Passionflix’s latest film in the Gabriel’s Inferno series by Sylvain Reynard, Gabriel’s Redemption: Part One, is out now, and while I was looking forward to this, it wasn’t my favorite one. Don’t get me wrong. I do think that Passionflix has done a great job with bringing the Gabriel books to life, and they found the perfect Julianne and Gabriel in Melanie Zanetti and Giulio Berruti. However, It just felt like the execution of this particular film was a bit off.
Adapting any book for the big screen can be challenging, and sometimes there are adaptations you could even say are better just being left as books. That’s almost how I felt about Gabriel’s Redemption: Part One. As someone who has read the Gabriel series, I can honestly say that if Director Tosca Musk had wanted to, she probably could have stopped with Gabriel’s Rapture: Part Three once Julia and Gabriel were married.
I do understand that other fans of this series want to see it all the way through, and that’s fine, but for me, the wedding with the “Happily Ever After” was the conclusion any fan could ask for. All of the films released in this series had enough conflict and drama to carry on a story that we could continue to enjoy and invest in and then be given a lovely fairytale ending to close it out. It feels at this point with Gabriel’s Redemption: Part One that we are just dragging out a story that’s done.
In Gabriel’s Redemption: Part One, Julia and Gabriel Emerson have left Toronto, where he was a Professor, and are now living in Cambridge, Massachusetts. Gabriel is working as a professor at Boston University, while Julia is attending Harvard to get her Ph.D. They are newlyweds, and Gabriel is ready to start planning a family. This presents a bit of drama for the couple because Julia is trying to focus on her Ph.D., and the last thing on her mind is becoming a mother so soon.
In addition to the stress of a husband who wants to see his wife pregnant, Julia is also dealing with the stress of her Graduate program. Julia has been asked to present an academic lecture at Oxford, and the pressure is getting to her. When she shares what she plans to present, Gabriel is upset and feels she’s somehow challenging his work because her research conflicts with his own. That causes a fight between them, but it’s wrapped up so quickly that you don’t care. Not to mention it’s a petty argument because Julia has done the research, but Gabriel was, as he puts it, “being an ass.”
As I said, some stories are better left in books than on the big screen because I did not feel that this storyline even presented a whole lot of drama that translated on screen. Once Julia and Gabriel get past that “fight,” they head to England for her to present her paper. Once there, they run into their nemesis Christa “Fucking” Peterson (Margaux Brooke), and a few other people from their past. Is it dramatic? Ehhhhh, not really. It’s more of this thing you watch and think, “You haven’t moved on from this yet?” Brooke is entertaining as she does her bitchy act of trying to fuck shit up, but it’s a little tired. Even when I read the book, I wanted her to move on because she came off so desperate.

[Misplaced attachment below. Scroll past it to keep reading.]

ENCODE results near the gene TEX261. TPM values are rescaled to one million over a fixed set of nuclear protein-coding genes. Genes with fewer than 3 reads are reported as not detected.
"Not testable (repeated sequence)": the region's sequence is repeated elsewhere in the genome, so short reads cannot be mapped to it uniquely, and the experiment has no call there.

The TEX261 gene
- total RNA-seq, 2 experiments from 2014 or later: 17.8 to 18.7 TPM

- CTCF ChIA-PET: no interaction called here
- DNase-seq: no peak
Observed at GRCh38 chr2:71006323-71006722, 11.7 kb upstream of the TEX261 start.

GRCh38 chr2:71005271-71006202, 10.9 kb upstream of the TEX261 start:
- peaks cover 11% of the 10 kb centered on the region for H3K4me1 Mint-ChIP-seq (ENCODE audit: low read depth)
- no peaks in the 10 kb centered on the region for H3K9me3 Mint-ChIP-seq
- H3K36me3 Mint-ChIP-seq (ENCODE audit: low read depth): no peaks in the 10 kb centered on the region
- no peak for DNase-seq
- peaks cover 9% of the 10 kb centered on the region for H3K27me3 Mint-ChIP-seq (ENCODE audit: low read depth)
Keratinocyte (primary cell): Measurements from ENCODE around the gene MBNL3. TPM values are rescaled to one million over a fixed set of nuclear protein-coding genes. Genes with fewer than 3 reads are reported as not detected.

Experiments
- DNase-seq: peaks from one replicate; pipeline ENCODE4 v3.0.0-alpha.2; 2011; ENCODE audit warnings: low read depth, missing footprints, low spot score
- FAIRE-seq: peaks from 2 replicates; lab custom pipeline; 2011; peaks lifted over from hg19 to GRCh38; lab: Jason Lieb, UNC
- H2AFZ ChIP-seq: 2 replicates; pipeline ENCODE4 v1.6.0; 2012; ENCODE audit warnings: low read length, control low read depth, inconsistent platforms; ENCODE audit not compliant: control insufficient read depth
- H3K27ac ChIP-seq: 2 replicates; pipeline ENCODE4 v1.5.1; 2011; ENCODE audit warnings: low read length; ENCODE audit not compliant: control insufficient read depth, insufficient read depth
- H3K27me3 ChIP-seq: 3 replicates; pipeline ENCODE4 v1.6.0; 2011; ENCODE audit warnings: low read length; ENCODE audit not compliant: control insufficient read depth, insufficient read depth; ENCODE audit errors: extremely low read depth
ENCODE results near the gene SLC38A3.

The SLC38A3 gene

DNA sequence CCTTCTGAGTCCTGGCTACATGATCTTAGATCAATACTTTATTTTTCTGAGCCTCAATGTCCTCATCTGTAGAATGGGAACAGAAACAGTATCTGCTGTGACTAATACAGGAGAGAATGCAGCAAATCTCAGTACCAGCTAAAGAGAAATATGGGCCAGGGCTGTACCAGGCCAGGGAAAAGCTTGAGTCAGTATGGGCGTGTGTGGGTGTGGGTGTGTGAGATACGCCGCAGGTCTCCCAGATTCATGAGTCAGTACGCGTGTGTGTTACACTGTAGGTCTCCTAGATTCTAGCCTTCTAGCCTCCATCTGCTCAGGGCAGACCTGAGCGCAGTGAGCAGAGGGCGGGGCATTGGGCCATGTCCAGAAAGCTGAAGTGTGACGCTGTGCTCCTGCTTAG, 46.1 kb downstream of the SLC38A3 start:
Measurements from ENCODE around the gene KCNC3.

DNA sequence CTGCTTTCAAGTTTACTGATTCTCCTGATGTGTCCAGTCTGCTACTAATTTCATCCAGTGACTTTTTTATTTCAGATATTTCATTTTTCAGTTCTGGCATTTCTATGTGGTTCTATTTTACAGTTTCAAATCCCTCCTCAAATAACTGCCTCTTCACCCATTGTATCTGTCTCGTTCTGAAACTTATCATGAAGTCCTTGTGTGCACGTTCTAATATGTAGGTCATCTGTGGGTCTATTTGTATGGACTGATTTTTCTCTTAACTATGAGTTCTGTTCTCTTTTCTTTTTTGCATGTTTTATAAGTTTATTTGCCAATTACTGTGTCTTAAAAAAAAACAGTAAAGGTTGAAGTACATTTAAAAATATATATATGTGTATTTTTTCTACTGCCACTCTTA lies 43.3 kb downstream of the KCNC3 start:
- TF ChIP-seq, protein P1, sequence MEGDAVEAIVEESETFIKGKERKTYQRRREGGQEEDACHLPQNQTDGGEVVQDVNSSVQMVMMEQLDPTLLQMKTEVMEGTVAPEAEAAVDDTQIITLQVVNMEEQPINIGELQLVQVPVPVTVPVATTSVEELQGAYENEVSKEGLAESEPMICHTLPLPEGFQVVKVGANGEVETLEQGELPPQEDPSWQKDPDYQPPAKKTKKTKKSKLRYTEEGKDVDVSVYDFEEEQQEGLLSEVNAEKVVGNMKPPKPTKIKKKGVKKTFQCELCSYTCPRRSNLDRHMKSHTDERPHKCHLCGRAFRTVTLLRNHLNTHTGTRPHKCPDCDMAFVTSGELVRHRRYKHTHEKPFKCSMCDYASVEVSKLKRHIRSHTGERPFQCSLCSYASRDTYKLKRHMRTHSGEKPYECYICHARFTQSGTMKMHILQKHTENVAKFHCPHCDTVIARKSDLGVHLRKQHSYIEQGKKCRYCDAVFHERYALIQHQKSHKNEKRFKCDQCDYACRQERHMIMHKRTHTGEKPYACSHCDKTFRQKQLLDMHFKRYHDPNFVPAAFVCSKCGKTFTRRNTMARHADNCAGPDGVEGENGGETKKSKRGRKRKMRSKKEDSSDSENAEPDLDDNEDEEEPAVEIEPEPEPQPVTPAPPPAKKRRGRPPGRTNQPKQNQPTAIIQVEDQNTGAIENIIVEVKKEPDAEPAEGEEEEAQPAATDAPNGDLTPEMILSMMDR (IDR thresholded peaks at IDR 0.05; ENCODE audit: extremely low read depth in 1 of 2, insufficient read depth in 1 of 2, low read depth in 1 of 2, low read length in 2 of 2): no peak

Not to mention what later happens to her (Trigger warning: SA) was unnecessary in the book and onscreen. I thought it would eventually end up being a plot point in which she tried to say that Gabriel attacked her, but it didn’t. Not that I would have wanted her to accuse an innocent man, but that made it even more pointless to do this to a woman in this story. I am happy that she did make sure that the man responsible did have to face the consequences. That does not happen in this film yet. Spoiler Alert: the cliffhanger shows that Christa gives up on going after the Emersons, and she reports the professor who assaulted her.
There are things that I enjoyed about Gabriel’s Redemption: Part One. The love story is still there for Julia and Gabriel, and we see them navigate their marriage together and conquer many things together. The things they face are not necessarily that dramatic, however. And I did not think we needed the 1 hr and 50-minute runtime to accomplish it. I also felt like there were certain characters we didn’t need to see moments from. Specifically, the dream that Gabriel’s adoptive father, Richard, has about his dead wife, Grace. It did nothing to move the story in both the book and the film. I also didn’t need to see Paul and Allison’s relationship.
I get that Paul was in love with Julia. That’s fine, but what is the point of showing us a broody Paul at home in a flashback talking to his former girlfriend, Allison, who still wants to be with him? To prove that Paul also had someone who was feeling like him? Again, another moment that did nothing to move the story along in the book or the film.
Lastly, I usually enjoy the cliffhangers in the Gabriel films, but the choice to end Gabriel’s Redemption: Part One with Christa’s part instead of Gabriel and Julia was interesting. It’s not like they haven’t ended one of the films with Christa before, but when they did, it made sense. This time, I thought it was odd. It may have been because they weren’t even sure where to end this film.
Do I think Gabriel’s Redemption: Part One was a bad film? No. But the story wasn’t as exciting as the previous installments. And I think too many moments could have been left out. As I said, some stories are better off staying in book form.